“Yeah. I told him I’d teach him the Wronski Feint at this weekend’s Quidditch match. Plus, he’s sort of into this girl that sits at the desk next to ours, so it wasn’t that hard.” He said, not taking his eyes off of the papers he was futilely sorting through, trying to get them in some sort of order, as if attempting to decipher the miniscule, Romanian print was even possible.
“Interesting.” I said, watching him in his efforts, feeling sympathetic in spite of myself, my cool façade crumbling. “You know,” I began after a few minutes. “This file might be easier if you spoke Romanian.”
“I do.” He said, rubbing his eyes wearily. “Or, at least, I thought I did. These papers make no sense.”
“Here,” I scooted over closer to him against my bitchy intentions. “Let me see if I can figure it out.”
“No!” Charlie said, holding the papers out of my reach. “I can do it- you don’t have to.”
“Really?” I asked skeptically. He rolled his eyes. “Let me help; it’s not like I have anything better to do.”
“I know the feeling.” Charlie seconded. “I’ve been poisoned, too.”
“Seriously?” I asked, looking at his arms, trying to guess which one of his many scars was caused by an Ironbelly. “Where?”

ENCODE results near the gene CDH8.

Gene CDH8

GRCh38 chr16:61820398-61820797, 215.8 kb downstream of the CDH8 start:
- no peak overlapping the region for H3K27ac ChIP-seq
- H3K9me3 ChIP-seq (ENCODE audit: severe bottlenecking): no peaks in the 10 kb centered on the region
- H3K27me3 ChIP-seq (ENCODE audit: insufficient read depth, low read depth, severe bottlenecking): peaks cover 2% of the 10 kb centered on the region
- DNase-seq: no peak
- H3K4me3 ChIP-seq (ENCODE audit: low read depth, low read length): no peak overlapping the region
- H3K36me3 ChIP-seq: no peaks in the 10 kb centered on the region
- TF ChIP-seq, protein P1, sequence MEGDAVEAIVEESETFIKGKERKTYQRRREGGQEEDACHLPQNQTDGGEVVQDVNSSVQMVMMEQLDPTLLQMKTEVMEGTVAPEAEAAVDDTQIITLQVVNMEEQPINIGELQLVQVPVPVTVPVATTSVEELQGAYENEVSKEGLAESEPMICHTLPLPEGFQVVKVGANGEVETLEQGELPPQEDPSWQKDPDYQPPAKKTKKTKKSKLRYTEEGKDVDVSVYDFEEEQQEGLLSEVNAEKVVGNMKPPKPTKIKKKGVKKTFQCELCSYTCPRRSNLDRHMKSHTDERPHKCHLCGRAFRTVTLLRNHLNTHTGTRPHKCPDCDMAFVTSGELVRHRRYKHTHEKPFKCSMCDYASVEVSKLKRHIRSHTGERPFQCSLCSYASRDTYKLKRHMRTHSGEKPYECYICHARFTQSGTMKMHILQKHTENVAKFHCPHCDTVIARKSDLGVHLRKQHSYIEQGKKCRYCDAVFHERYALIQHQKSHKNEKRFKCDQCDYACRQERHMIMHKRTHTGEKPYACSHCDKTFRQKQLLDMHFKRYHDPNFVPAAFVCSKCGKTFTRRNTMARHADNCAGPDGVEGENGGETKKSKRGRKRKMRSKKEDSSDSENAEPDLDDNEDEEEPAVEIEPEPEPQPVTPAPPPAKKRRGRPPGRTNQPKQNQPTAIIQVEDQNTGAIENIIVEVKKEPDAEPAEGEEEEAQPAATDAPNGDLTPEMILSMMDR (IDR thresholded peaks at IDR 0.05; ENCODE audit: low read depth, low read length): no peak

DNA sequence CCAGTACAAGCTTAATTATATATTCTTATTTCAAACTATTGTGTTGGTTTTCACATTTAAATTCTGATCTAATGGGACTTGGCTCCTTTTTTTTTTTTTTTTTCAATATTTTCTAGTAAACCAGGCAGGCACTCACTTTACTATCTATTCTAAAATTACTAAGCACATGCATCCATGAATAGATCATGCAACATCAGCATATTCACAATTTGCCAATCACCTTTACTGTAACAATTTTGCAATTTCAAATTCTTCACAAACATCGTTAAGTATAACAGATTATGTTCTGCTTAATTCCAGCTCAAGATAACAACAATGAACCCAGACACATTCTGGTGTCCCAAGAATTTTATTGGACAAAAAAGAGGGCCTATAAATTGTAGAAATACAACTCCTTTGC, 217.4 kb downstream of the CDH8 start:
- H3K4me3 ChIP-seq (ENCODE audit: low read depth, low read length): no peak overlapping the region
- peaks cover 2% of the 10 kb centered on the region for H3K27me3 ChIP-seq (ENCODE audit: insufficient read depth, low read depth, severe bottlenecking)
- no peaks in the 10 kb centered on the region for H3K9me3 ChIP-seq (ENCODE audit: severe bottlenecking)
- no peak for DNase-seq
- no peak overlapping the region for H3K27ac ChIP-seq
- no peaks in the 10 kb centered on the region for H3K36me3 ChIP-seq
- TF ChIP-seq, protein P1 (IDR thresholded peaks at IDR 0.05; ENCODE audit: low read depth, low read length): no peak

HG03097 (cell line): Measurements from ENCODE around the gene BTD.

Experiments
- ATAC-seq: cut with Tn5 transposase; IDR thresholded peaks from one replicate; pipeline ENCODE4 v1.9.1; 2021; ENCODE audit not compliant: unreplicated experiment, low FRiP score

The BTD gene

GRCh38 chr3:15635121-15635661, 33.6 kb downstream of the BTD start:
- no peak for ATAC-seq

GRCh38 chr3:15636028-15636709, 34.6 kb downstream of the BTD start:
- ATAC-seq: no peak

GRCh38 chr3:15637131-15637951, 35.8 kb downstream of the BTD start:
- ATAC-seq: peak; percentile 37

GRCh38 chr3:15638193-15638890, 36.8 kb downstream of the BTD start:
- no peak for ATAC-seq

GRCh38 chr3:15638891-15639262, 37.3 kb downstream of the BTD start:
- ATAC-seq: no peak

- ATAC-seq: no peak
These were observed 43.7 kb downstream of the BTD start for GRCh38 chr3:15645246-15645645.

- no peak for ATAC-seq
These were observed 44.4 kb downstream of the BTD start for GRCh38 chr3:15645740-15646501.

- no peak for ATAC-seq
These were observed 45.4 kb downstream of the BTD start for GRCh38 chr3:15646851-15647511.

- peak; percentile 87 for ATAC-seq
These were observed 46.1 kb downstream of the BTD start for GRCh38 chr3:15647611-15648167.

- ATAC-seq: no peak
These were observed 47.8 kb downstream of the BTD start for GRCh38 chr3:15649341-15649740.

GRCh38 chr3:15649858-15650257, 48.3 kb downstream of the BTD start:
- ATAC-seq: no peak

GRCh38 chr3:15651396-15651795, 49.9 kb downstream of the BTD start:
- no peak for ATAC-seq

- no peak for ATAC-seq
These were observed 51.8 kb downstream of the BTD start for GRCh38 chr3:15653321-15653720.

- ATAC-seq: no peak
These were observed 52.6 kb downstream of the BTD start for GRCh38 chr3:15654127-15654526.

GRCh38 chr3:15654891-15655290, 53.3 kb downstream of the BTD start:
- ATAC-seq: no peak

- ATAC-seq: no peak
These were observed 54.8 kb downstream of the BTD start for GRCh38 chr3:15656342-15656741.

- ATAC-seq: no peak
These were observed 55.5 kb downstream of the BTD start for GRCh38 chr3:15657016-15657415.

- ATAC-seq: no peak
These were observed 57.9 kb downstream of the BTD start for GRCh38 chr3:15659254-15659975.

“Here.” He put a hand on his chest, right above his heart, bring his eyes to meet mine, giving me a small, wan smile.
“Can I see?” I asked before I could stop myself. Mortified, I clapped my hand over my mouth, cheeks flaming what I’m sure was a very unattractive shade of red.
“Sure.” He replied hesitantly, as if he couldn’t comprehend why I’d want to see a scar.
“No,” I began, still completely chagrined. “I mean, you don’t have to- I wouldn’t want to make you feel uncomfortable, or anything.” I finished, lamely.
“You don’t.” Charlie reassured me. He closed the folder and set it aside and slowly unbuttoned the row of five buttons on his navy thermal, slowly. He popped the last button open and I couldn’t stop staring. His muscular forearms, and, on the occasion that I’d seen them, biceps, should have been a strong indicator that he was one sculpted man. My attention was drawn to a long, jagged white scar that started right above his collarbone and traveled down his defined chest, ending right in the middle of his sternum. His bronzed chest brought out the pale gash, giving him a rugged, real quality I’d rarely seen.
“Beautiful.” I breathed, and, before I could stop myself, reached out with tentative fingers.
His breath whooshed out of his body on impact, a muscle leaping in his jaw. Slowly, I traced down, reluctantly stopping at the scars’ end before starting back up.
“How did this happen?” I whispered, somehow unable to stop touching him. I looked up to find him watching me intently, gauging my reactions, measuring every hint of emotion that flitted across my face.